Stronger public support for NGOs in the regions

In the course of a round table that discussed the issue of reciprocity between NGOs and the public, the general director of the Tsirkon Group, Igor Zadorin, presented the results of research carried out on public support for NGOs in the Russian regions, looking at problems and prospects.


The main conclusion drawn as a result of the research was that positive changes have taken place. The fact that the work was undertaken in 2008 and 2010 has made it possible to follow movements in the key indicators relating to public attitudes towards the work of communal organisations. Sociologists carried out mass surveys (with 500-600 respondents), arranged focus groups of 25-49 year olds in Barnaul, Kaliningrad, Krasnodar, Moscow, and Nizhny Novgorod, and surveyed chief executives of NGOs (about 30-37 people in each city). It became clear that the level of information current amongst the public about charitable or communal organisations operating in their city had risen appreciably. The number of positive replies to the corresponding question had grown from 30% in 2008 to 50% in 2010. However, as Mr Zadorin remarked, the lack of a television advertising campaign had made little difference to public awareness, since so far as the public was concerned the announcements about non-commercial projects simply merged with the rest of the advertising hubbub. The influence of television had diminished. However, the role of advertising hoardings placed in the street had become more important.


Those taking part in the survey had demonstrated a high degree of readiness to engage with communal work. On average over half of the respondents (nearly two thirds in Moscow and Barnaul) indicated their willingness to do so. However, the proportion of those who had put their wishes into practice was far less. Over the two years the situation regarding involvement in work on behalf of the community had not in fact altered.

Nevertheless, amongst those who did take part in communal work, the number giving help as private individuals or as part of an informal group had increased and now predominated. ‘It has now become normal to engage in charitable activity, although not everyone does so’, Mr Zadorin explained, going on to say that: ‘Those who do not do so cover up with references to the socially useful individual activities that they undertake’.


For all that, in the opinion of the sociologist the results of the research bear witness to a positive trend. ‘Change starts first of all in the mind and only after that in behaviour’, he observed. The structure of declared preferences with regard to the different kinds of communal activity hardly changed between the two stages of the research. The most popular was to help children, the elderly, veterans and people with disabilities. The percentage of respondents willing to donate articles to the needy was 41% in 2008 and 52% in 2010, and of those willing to give blood, 18% and 27%.  Around a quarter were willing to travel to homes for children and the elderly and suchlike.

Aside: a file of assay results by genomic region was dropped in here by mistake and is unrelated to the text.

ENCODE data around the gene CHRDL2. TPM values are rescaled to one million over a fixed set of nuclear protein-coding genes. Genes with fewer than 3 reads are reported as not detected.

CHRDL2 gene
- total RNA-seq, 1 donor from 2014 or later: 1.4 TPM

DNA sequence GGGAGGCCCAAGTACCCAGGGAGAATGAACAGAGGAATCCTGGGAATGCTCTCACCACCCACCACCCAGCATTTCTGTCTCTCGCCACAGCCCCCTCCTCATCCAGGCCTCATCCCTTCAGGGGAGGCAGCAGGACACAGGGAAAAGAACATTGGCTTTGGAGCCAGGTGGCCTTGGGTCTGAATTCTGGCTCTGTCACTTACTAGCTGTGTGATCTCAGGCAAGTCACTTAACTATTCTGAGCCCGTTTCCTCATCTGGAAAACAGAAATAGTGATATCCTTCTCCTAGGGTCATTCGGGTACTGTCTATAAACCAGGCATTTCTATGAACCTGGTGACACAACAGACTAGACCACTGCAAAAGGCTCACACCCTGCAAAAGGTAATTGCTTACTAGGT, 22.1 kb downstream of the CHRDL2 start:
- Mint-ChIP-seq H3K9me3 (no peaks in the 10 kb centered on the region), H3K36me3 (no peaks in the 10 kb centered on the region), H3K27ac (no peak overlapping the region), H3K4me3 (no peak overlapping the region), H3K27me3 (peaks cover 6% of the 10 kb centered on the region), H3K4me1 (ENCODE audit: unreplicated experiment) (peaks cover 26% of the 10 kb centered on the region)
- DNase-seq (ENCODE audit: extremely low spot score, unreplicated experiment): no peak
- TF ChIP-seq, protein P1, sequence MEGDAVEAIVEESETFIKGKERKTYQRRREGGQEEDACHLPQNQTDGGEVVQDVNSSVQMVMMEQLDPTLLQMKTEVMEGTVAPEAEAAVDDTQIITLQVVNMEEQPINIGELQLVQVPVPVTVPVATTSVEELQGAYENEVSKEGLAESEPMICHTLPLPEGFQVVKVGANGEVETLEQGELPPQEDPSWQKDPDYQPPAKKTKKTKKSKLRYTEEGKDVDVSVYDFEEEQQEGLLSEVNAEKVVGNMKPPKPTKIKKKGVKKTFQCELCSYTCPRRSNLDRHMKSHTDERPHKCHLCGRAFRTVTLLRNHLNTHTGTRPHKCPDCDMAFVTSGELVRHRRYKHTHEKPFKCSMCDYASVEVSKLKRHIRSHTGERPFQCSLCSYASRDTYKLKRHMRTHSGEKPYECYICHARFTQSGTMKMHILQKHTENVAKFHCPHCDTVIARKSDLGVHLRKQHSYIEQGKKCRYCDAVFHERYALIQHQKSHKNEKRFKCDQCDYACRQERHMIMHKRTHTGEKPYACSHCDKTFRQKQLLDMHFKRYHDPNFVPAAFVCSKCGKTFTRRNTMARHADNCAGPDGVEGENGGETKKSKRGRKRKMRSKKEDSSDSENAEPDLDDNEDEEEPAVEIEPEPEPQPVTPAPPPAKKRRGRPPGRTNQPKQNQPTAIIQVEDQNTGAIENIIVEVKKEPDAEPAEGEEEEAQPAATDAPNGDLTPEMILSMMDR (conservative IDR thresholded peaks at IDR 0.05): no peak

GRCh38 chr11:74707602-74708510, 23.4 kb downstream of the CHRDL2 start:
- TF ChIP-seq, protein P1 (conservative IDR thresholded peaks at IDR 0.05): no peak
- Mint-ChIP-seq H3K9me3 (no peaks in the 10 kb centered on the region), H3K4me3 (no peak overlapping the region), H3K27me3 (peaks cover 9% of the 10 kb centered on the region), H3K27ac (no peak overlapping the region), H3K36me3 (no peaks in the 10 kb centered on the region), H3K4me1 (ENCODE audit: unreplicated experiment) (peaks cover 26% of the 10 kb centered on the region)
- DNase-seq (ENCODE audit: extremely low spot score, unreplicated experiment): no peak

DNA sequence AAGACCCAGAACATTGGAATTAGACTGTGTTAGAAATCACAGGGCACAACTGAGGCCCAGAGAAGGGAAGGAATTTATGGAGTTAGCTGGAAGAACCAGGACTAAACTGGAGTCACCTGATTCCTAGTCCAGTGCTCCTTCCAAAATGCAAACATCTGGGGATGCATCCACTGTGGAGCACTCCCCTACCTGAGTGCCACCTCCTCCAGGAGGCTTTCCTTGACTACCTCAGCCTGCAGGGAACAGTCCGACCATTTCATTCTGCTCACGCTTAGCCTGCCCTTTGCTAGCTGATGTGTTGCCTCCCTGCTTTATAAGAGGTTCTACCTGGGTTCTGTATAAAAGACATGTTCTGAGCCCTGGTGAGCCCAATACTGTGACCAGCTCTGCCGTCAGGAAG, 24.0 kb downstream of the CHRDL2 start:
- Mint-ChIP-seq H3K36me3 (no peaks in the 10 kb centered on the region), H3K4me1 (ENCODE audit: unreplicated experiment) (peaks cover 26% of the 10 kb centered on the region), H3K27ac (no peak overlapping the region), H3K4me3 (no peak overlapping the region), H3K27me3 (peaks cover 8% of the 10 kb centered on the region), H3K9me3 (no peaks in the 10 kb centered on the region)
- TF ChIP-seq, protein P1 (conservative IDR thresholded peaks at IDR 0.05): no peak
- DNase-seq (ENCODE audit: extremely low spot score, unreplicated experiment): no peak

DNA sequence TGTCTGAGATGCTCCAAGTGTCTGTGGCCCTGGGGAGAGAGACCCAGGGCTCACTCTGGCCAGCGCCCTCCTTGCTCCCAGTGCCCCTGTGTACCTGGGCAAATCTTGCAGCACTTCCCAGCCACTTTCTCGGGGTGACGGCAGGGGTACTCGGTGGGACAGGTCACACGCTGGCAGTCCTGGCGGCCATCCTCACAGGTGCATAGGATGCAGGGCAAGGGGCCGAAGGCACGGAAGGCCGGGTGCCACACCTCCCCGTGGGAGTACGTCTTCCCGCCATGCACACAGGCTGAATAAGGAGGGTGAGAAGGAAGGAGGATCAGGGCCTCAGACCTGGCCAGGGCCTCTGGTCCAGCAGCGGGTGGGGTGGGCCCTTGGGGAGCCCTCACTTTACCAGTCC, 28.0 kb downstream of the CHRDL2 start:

The sociologist said there was a disconnect between the above and what the chief executives said about the needs of the NGOs. The organisations need volunteers to take part in co-operative activities. That was the view of 69% of those questioned. But only 25% of the respondents among the public expressed the wish to try that form of working. A significant gap between the needs of the NGOs and the preferences of potential volunteers is noticeable in relation to information and co-ordination work and the provision of professional services to organisations.


As regards public support for communal organisations, the majority of NGO chief executives commented that there were no especial changes. So 25% of respondents pointed to an increase in support. In 2008 only 6% were of that opinion. Representatives of the not-for-profit sector did not rate the transparency of the NGOs in their city very highly, although when it came to their own organisation almost everyone observed that the degree of their openness had increased.


The Agency for Social Information (ASI) and a working group of the public chamber dealing with the development of charity have discussed the results of the research. The director of ASI explained that the research was a project for increasing the level of public support for NGOs, which the ASI, the Centre for the Development of NGOs and the Sozidanie Fund supported by USAID had been implementing over a period of three years. She said that the most serious challenge for NGOs was the disconnect shown up by the research between what was needed and possible for communal organisations and the wishes of potential volunteers.


A leading PR expert said that the clear message received from the research as to what the target audience of communal organisations want could be used as a ‘good recipe for an NGO PR campaign’. Another expert in the development of volunteering said that the work could support NGOs in planning their operations and particularly in working up grant applications.







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